In the book the real part is realistic enough. The friendship of college days that lasts even through the subsequent divergence in personalities, views and lifestyle decisions, the phrenology obsessed middle-aged teacher in a quaint Bengal village constituting mostly of refugees from East Bengal, the tragic culmination of paranoid politics and individual madness and a bird-watcher police officer thrown in the chase owing to some complicated turn of office politics make for a strong story. Then the magical elements become more prominent and although I follow the rest of the story, I don’t quite get the point. Since I haven’t read the seminal works of magical realism like One Hundred Years of Solitude by  Gabriel García Márquez or those by Salman Rushdie, I am not sure what to compare it with. Perhaps I will return to this book after I have read some of those.
To read or not to read: If, like me, you are not into the magical realism genre yet, you probably don’t want to start with this book and instead pick up something more widely talked about. If you have read some of those, it might be worthwhile giving this book a try. If you just want to read Amitav Ghosh as an author, I would suggest The Shadow Lines. I am not too fond of his Ibis trilogy, but that has a fan following. So that can also be a good starting point.

Short Book Review: Shiva to Shankara and Shikhandi and Other Tales They Don’t Tell you by Devdutt Pattanaik

Shiva to Shankara: Decoding the Phallic SymbolSBR: I am reviewing two books together because I read them not more than a month apart and they are both about Indian mythology from the same author. In both the books the collection of mythological stories are good. If you have grown up hearing Indian stories, some of them will be familiar. But Dr. Pattanaik, true to his vocation as a mythologist, collects them from many different sources; so you are likely to find stuff that’s new to you, or at least a variation on what you have heard.
What doesn’t work in both the books is the part that I expected to find scholarly. In Shiva to Shankara: Decoding the Phallic Symbol,  the historical changes happening in the society and the stories being added to the Shiva canon are treated equivalent. It is good poetry and makes for a nice read, but doesn’t help in “decoding the phallic symbol” in a satisfactory fashion. The author’s philosophy is to treat mythological truths no different from other kinds of subjective truths (historical truths, for example, which can’t be always accurate, but which historians and archaeologists go to great lengths to try to prove or disprove). I appreciate the sentiment, accept the importance of mythology, I know the truth is almost always subjective, but don’t like the conflation of the two kinds of truths (if I am allowed to have different kinds that is).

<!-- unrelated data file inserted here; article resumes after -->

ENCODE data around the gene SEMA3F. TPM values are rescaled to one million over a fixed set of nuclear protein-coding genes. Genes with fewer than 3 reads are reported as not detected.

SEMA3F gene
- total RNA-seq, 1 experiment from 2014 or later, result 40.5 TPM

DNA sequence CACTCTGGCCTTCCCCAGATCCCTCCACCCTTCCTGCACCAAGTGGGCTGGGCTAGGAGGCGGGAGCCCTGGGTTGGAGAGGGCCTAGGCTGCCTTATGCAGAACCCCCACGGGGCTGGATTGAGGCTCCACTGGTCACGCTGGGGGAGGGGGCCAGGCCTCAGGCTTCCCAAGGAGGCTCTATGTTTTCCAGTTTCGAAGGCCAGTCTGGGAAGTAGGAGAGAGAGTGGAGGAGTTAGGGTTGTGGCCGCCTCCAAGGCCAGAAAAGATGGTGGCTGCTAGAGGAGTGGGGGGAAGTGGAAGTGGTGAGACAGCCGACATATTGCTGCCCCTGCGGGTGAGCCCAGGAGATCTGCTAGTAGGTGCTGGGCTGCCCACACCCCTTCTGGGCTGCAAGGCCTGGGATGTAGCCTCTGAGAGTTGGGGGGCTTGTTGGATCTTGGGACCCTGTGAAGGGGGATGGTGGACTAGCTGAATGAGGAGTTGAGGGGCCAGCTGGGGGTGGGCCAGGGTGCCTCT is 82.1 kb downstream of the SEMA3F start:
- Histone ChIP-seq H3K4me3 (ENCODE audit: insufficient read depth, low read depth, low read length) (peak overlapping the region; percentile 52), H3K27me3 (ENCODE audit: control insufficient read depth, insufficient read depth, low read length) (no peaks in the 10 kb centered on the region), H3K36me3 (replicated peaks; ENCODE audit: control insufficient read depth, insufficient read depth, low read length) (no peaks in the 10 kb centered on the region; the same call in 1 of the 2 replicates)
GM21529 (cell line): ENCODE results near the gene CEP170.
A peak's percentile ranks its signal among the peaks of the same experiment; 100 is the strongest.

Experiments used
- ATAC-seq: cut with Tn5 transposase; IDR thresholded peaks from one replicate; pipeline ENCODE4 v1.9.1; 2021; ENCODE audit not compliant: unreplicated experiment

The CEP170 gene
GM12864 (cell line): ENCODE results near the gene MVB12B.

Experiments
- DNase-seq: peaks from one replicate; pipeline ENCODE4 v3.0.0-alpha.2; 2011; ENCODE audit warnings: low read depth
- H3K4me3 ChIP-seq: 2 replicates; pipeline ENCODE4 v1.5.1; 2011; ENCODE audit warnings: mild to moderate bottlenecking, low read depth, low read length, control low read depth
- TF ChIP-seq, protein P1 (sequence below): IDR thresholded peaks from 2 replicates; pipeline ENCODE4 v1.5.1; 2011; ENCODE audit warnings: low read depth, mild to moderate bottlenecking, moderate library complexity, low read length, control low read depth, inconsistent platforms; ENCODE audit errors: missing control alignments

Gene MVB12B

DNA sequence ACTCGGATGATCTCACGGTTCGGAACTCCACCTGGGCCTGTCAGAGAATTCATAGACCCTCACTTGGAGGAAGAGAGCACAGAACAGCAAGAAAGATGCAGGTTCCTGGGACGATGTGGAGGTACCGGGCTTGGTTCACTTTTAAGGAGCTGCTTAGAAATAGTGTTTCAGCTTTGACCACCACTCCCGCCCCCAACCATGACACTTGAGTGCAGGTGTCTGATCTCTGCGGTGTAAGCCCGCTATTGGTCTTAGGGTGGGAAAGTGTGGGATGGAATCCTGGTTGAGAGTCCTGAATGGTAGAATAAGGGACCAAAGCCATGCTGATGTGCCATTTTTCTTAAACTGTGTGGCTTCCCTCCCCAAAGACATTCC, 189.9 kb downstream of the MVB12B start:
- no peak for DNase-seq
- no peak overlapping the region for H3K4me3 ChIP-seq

Shikhandi and Other TalesShikhandi and Other Tales They Don’t Tell You has to be appreciated simply for its subject matter. The author has drawn attention to the issue of queerness through the Indian mythological stories where gender and sexual identities are often fluid, without any apparent discomfort to the society. It points to a much more liberal tradition in our country than what we have today. But in the introductory chapters and in the footnotes after each story (which are sometimes longer than the stories themselves), he gives scholarly inputs and interpretation, which are often careless generalizations and simplifications. Having read about some of them from other sources, I know that I can’t trust him to even try to be objective there or to not twist perspectives to fit his pre-decided, resonant narrative.
To read or not to read: Read for the stories, but keep your judgmental antenna up on the parts that deal with history, philosophy or interpretation of the stories.

Short Book Review: Old Paths White Clouds by Nhất Hạnh Thích

Old Path White CloudsSBR: The book Old Paths White Clouds is a confusing experience. With a subtitle like Walking in the Footsteps of the Buddha, you would think it is some kind of travelogue through Buddhist landmarks, but it is not so. It is categorized on the cover as a Biography. What I found it really to be was a work of historical fiction based on the life of Buddha. But unlike regular historical fiction, it makes no attempts at making the story relatable and interesting. It consists of one sermon after the other, punctuated by some miracles and is full of unbelievably devout people. It is supposed to be read as the biography of Buddha by those who already believe in the current Buddhist lore or have a predisposition towards it. Not surprisingly the book bored me to the hilt. But I read it through the end because I was trying to learn more about Buddha at that point of time and it is a good collection of stories that Buddhist tradition believes about him.
To read or not to read: If you have religious or Buddhist inclinations, go ahead. If you have academic interest in Buddhism, it is a good resource. Otherwise spare yourself.